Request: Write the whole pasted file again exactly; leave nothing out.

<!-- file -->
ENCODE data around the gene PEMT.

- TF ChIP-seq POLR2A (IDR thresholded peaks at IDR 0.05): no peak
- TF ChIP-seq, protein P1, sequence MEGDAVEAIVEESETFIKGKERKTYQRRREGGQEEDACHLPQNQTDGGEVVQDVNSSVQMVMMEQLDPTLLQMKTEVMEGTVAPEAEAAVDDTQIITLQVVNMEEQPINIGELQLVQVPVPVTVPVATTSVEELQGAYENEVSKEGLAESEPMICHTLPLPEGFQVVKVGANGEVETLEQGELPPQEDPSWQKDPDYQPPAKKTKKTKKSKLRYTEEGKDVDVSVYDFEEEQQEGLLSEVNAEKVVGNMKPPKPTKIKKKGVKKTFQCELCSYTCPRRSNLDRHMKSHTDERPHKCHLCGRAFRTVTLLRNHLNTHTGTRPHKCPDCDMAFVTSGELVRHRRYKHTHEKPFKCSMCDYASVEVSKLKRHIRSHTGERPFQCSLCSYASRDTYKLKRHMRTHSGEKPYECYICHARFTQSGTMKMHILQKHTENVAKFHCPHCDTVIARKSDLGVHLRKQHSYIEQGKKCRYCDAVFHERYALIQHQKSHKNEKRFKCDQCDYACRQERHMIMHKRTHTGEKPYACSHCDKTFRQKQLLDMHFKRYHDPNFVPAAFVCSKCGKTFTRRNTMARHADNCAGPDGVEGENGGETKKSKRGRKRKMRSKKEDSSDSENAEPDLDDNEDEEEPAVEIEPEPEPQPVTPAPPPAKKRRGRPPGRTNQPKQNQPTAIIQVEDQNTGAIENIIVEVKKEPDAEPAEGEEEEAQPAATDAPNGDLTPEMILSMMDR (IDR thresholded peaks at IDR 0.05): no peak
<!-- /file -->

ENCODE data around the gene PEMT.

- TF ChIP-seq POLR2A (IDR thresholded peaks at IDR 0.05): no peak
- TF ChIP-seq, protein P1, sequence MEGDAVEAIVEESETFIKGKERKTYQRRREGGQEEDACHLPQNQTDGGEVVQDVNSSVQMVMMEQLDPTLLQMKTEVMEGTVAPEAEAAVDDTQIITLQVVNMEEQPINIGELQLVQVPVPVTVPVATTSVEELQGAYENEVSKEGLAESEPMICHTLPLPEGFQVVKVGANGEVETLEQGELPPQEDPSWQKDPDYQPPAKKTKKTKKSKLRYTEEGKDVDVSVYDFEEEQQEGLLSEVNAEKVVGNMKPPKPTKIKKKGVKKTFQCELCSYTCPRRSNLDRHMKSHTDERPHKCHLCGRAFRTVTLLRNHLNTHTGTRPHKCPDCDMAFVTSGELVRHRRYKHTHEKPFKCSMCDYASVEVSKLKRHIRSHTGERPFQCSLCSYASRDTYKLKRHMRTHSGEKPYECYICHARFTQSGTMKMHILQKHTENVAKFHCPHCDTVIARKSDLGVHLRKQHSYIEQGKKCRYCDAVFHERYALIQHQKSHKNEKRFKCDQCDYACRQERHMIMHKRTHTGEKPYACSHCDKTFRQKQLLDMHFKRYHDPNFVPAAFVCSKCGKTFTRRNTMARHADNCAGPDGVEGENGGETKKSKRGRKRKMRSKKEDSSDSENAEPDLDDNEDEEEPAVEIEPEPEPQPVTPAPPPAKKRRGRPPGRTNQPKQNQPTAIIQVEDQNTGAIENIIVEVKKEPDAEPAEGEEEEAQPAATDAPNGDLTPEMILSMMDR (IDR thresholded peaks at IDR 0.05): no peak